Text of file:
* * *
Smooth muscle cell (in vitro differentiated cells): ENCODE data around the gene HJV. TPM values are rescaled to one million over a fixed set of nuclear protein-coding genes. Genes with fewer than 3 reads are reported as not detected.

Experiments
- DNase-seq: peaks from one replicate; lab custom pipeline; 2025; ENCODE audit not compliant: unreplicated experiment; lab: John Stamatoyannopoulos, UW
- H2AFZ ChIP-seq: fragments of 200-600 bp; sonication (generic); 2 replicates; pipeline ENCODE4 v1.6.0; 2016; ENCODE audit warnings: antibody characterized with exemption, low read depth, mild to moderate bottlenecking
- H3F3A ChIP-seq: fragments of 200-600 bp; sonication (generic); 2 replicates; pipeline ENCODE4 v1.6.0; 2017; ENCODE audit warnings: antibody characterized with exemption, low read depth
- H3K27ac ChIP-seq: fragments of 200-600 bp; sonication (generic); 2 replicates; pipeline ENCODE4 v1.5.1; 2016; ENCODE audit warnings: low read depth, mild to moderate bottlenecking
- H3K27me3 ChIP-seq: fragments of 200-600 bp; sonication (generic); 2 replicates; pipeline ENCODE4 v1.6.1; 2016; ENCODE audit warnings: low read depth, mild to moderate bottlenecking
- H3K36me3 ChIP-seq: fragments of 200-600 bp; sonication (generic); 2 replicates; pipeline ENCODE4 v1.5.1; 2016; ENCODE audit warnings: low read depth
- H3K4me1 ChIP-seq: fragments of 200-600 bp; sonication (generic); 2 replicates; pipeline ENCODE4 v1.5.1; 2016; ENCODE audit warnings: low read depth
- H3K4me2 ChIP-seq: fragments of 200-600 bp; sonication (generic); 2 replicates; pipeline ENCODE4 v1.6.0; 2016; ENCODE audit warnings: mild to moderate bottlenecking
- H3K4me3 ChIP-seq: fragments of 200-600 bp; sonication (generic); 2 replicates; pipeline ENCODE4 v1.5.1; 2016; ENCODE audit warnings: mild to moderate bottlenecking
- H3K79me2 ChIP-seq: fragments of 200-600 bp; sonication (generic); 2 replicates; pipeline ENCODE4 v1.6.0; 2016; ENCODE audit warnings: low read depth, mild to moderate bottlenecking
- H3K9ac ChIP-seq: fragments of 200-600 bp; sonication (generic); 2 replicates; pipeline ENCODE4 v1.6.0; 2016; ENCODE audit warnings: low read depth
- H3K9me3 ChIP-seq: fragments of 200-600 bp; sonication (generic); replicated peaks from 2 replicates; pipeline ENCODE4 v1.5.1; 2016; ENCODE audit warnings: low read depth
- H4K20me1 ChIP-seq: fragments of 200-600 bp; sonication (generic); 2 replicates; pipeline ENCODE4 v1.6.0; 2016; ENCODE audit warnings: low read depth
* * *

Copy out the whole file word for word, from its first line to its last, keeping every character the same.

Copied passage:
Smooth muscle cell (in vitro differentiated cells): ENCODE data around the gene HJV. TPM values are rescaled to one million over a fixed set of nuclear protein-coding genes. Genes with fewer than 3 reads are reported as not detected.

Experiments
- DNase-seq: peaks from one replicate; lab custom pipeline; 2025; ENCODE audit not compliant: unreplicated experiment; lab: John Stamatoyannopoulos, UW
- H2AFZ ChIP-seq: fragments of 200-600 bp; sonication (generic); 2 replicates; pipeline ENCODE4 v1.6.0; 2016; ENCODE audit warnings: antibody characterized with exemption, low read depth, mild to moderate bottlenecking
- H3F3A ChIP-seq: fragments of 200-600 bp; sonication (generic); 2 replicates; pipeline ENCODE4 v1.6.0; 2017; ENCODE audit warnings: antibody characterized with exemption, low read depth
- H3K27ac ChIP-seq: fragments of 200-600 bp; sonication (generic); 2 replicates; pipeline ENCODE4 v1.5.1; 2016; ENCODE audit warnings: low read depth, mild to moderate bottlenecking
- H3K27me3 ChIP-seq: fragments of 200-600 bp; sonication (generic); 2 replicates; pipeline ENCODE4 v1.6.1; 2016; ENCODE audit warnings: low read depth, mild to moderate bottlenecking
- H3K36me3 ChIP-seq: fragments of 200-600 bp; sonication (generic); 2 replicates; pipeline ENCODE4 v1.5.1; 2016; ENCODE audit warnings: low read depth
- H3K4me1 ChIP-seq: fragments of 200-600 bp; sonication (generic); 2 replicates; pipeline ENCODE4 v1.5.1; 2016; ENCODE audit warnings: low read depth
- H3K4me2 ChIP-seq: fragments of 200-600 bp; sonication (generic); 2 replicates; pipeline ENCODE4 v1.6.0; 2016; ENCODE audit warnings: mild to moderate bottlenecking
- H3K4me3 ChIP-seq: fragments of 200-600 bp; sonication (generic); 2 replicates; pipeline ENCODE4 v1.5.1; 2016; ENCODE audit warnings: mild to moderate bottlenecking
- H3K79me2 ChIP-seq: fragments of 200-600 bp; sonication (generic); 2 replicates; pipeline ENCODE4 v1.6.0; 2016; ENCODE audit warnings: low read depth, mild to moderate bottlenecking
- H3K9ac ChIP-seq: fragments of 200-600 bp; sonication (generic); 2 replicates; pipeline ENCODE4 v1.6.0; 2016; ENCODE audit warnings: low read depth
- H3K9me3 ChIP-seq: fragments of 200-600 bp; sonication (generic); replicated peaks from 2 replicates; pipeline ENCODE4 v1.5.1; 2016; ENCODE audit warnings: low read depth
- H4K20me1 ChIP-seq: fragments of 200-600 bp; sonication (generic); 2 replicates; pipeline ENCODE4 v1.6.0; 2016; ENCODE audit warnings: low read depth